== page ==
3 landing page tests to try

Posted by Rebecca Appleton on 12 Jun, 2017
View comments Marketing
If you aren't regularly carrying out landing page tests, you're missing the chance to improve your site and generate more conversions. We've made it easy to get started by rounding up three of the most useful landing page tests to try now.

Landing page tests to try

When it comes to creating a functional, user-friendly website, there are a few key things to keep in mind: a clear navigation, concise forms, clear calls to action and fast loading pages. Taking your site a step further, really eking out the maximum performance and optimizing conversions takes a little bit more finesse. The process of fine tuning your website should be ongoing and a process of test, assess, measure and improve adopted.

Central to this philosophy is landing page testing. Continual testing offers marketers the chance to improve their landing pages to achieve more conversions, based not on experience and gut instinct but data-driven decisions. There are dozens of landing page testing tools on the market and  an equal abundance of tests you can try. To help you get started, we’ve rounded up three of the most useful landing page tests to try first. Use these as a starting point, before testing other page elements further down the line.

1. Call to action tests

Your call to action is arguably one of the most critical CRO elements on the page. Its success (or failure) is felt directly on your conversion rate, meaning testing, testing and more testing should be high on your agenda.

In terms of what specifically you should test about your CTA, there are three main areas to focus on: what the call to action actually is, how it is displayed and where is appears on your page. You’ll need to test all of these elements separately in order to draw meaningful, actionable results from your data.

Your call to action itself should be short, sweet and to the point. It should instruct the reader to do something:

  • Contact us now for a quote
  • Download our exclusive ebook
  • Share with your friends on Facebook

This is a great example from TV chef, Jamie Oliver.

Call to action tests.

You’ll need to play around with your CTA text and test different variations to determine which is most effective. Likewise, you should also test the appearance of the CTA – text v button and the color of the button are all useful.

While most of us will be familiar with the mantra that the most important information should go above the fold (and this takes on particular significance with mobile browsing), it has long been argued that the position of your CTA on the page should be determined by how complex the information on that page is. This idea was tested as far back as 2012, with Kissmetrics finding that there was a direct correlation between the two.

Call to action.

Of course, this won’t be true for every industry and every audience but, it does show how important testing is and that what you may intuitively believe to be the right answer, isn’t always the case in the real world.

2. Headline and page copy

If you are directing traffic to a landing page from a paid search ad or other form of paid placement, getting the page copy right takes on a new urgency. You have paid for that traffic. Displaying the best possible version of your landing page, with compelling headlines and page copy that resonates is the only way to generate a viable return on investment.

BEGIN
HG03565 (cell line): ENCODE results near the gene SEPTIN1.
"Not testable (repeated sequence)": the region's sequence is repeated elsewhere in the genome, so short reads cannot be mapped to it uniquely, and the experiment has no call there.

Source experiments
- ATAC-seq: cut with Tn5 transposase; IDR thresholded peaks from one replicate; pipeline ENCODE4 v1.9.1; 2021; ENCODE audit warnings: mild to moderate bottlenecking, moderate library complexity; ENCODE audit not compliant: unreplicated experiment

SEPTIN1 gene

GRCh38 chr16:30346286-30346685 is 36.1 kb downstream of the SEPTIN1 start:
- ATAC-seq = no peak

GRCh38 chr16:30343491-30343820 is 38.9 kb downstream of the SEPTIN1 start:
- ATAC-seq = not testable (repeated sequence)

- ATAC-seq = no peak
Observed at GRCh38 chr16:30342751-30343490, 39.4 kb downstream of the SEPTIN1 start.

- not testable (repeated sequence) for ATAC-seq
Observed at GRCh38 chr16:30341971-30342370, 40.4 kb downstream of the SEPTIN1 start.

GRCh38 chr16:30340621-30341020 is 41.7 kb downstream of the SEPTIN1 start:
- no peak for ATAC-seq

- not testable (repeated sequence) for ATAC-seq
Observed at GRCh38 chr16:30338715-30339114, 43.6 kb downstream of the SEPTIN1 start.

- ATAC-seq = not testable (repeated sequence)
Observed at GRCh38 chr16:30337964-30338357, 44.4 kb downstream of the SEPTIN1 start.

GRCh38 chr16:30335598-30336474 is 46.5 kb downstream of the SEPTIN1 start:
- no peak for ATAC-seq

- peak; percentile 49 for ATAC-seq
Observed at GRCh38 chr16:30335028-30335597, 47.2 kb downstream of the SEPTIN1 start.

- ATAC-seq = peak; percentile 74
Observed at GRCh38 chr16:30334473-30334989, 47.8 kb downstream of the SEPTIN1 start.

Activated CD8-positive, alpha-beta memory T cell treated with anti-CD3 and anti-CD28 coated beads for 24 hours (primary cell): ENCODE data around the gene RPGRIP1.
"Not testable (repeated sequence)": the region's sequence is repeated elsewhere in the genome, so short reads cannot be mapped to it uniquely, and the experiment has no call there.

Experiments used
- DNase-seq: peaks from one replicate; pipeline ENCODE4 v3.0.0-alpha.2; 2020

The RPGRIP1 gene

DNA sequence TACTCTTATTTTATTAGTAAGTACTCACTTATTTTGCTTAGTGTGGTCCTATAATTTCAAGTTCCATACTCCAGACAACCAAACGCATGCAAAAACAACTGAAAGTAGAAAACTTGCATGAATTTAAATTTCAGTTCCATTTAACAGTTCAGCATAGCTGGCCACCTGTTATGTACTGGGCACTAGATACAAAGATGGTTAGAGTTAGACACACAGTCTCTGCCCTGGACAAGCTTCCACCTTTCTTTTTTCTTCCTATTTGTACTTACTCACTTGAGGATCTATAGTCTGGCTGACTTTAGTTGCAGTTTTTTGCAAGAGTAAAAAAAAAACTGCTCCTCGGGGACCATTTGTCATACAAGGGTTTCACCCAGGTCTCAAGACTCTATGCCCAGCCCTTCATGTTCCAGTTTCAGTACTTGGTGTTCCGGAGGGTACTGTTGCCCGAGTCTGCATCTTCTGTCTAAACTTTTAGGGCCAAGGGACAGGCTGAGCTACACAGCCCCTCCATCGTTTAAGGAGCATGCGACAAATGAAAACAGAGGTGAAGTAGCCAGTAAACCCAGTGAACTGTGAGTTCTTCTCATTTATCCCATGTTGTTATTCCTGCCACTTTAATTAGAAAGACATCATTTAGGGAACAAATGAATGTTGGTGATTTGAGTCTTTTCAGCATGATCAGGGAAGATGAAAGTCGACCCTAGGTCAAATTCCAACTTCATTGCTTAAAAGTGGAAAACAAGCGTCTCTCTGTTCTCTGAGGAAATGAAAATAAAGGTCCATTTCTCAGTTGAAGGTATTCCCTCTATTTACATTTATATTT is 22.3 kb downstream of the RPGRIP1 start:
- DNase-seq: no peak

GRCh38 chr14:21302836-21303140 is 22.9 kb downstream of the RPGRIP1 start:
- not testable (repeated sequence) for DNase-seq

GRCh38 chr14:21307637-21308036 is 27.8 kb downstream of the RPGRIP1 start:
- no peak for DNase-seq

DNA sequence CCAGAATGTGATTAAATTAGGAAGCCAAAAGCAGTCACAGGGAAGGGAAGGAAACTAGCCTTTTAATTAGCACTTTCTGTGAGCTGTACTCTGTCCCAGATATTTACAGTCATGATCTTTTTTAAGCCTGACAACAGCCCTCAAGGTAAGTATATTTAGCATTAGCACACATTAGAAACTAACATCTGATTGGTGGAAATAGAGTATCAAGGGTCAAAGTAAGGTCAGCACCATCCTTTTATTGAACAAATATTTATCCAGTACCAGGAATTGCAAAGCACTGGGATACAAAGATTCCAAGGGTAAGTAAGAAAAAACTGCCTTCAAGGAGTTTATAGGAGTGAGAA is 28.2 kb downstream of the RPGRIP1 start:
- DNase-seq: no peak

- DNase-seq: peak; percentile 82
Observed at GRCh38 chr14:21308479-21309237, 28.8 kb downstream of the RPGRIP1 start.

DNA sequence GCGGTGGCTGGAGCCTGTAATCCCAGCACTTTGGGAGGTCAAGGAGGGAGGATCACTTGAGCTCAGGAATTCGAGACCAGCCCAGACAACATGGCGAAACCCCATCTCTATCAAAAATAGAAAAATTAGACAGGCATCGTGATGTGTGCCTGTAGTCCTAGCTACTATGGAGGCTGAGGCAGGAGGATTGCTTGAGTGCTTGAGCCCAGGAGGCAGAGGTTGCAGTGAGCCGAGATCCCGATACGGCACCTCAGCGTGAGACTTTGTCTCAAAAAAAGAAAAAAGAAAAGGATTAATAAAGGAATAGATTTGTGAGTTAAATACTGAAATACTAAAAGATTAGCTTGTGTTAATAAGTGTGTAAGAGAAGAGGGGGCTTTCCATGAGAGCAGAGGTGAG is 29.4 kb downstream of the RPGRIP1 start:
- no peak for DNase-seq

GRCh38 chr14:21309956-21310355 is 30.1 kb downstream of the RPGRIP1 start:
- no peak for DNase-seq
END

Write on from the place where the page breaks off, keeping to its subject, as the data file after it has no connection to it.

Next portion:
When testing landing page copy, focus not just on the text itself but the headline, the sub-headline and how these relate to the advert that delivered the visitor in the first place.

There should be a strong correlation between the text of the ad and the messaging of your headline and page copy, particularly in the first paragraph. While we have shown above that the position of your call to action can be influenced by how complex your offer is, it’s also been long established that online shoppers have short attention spans and you have an average of around seven seconds to make an impression. Make sure you’re making the right impression by capitalising on what piqued the interest of the visitor in the first place – namely the ad copy.

Test different iterations of headlines and top of the page content. Focus on creating compelling headlines and sub-headlines that not only reflect the advert message but also crisply and immediately convey your value proposition. Test how precise you can be, while still mirroring the advert.

Suspect you can make the decision without testing? Behave.org tested images A and B. They then asked their visitors which design, A or B, they thought won the test. The majority opted for image A. In actual fact, image B was the winner.

Image A

Image test A.

Image B

Image test B.

3. Images


Images can be difficult to get right on a landing page. While they are important for the overall aesthetic of the page, and it’s often said that an image is worth a thousand words, image selection can be hard. Testing an assortment of images is the only way to find out which works best on your particular landing page.

Because the sole purpose of a landing page is to convert traffic you have essentially paid for, the images used should pull double duty. Not only do you want them to make the page look inviting, they should also convey an aspect of your offer that the text could not. This could be a visual representation of various elements of your message, such as step one, step two and step three conveyed in a picture. It may be an image of your product in use with text superimposed or, it could be another type of image entirely.

While intuition may get you so far, testing will give you solid data and insight and show you which visual leads more of your traffic to perform the desired action.

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